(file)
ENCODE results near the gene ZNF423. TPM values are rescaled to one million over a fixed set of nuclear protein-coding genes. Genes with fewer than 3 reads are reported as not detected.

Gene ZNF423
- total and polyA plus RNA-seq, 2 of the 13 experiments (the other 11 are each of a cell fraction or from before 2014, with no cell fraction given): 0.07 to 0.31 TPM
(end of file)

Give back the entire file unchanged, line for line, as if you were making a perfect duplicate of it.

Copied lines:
ENCODE results near the gene ZNF423. TPM values are rescaled to one million over a fixed set of nuclear protein-coding genes. Genes with fewer than 3 reads are reported as not detected.

Gene ZNF423
- total and polyA plus RNA-seq, 2 of the 13 experiments (the other 11 are each of a cell fraction or from before 2014, with no cell fraction given): 0.07 to 0.31 TPM